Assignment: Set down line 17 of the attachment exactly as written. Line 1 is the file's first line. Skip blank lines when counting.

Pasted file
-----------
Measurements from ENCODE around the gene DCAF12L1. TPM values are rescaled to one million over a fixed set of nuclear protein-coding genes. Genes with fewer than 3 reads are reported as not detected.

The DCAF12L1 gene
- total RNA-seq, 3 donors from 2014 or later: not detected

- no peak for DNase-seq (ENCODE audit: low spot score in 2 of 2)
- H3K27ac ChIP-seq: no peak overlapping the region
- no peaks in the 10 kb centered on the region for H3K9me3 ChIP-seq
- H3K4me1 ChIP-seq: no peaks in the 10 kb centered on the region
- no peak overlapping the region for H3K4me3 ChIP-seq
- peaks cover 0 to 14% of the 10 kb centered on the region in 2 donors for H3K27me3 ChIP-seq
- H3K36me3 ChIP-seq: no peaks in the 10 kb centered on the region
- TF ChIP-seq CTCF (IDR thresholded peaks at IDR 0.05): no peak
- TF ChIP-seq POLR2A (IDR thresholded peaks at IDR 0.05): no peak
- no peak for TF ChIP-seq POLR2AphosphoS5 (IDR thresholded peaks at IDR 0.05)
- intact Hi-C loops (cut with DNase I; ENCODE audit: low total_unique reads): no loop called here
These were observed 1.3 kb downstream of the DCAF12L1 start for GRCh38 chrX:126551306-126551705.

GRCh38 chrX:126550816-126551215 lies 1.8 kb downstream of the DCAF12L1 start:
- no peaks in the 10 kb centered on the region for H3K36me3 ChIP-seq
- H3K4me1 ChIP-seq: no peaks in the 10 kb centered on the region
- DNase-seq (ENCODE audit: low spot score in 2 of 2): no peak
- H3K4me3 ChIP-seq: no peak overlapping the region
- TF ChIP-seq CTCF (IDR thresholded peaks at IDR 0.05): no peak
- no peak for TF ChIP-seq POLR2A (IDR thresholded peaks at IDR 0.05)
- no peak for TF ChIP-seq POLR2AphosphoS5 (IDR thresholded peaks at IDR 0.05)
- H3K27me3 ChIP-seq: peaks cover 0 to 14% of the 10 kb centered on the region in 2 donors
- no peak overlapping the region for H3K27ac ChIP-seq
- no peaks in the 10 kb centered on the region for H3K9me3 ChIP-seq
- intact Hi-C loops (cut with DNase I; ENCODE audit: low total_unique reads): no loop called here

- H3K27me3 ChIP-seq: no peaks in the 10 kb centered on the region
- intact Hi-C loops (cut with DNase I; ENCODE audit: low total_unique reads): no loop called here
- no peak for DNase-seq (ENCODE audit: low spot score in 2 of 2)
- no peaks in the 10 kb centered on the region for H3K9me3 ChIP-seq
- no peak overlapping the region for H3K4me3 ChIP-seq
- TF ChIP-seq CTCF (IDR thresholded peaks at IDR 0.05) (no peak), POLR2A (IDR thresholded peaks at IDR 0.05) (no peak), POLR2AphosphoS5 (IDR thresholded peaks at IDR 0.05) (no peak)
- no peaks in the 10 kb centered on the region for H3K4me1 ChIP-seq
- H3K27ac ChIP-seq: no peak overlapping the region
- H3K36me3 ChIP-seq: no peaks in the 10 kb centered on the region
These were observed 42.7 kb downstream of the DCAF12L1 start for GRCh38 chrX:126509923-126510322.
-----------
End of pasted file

- no peaks in the 10 kb centered on the region for H3K36me3 ChIP-seq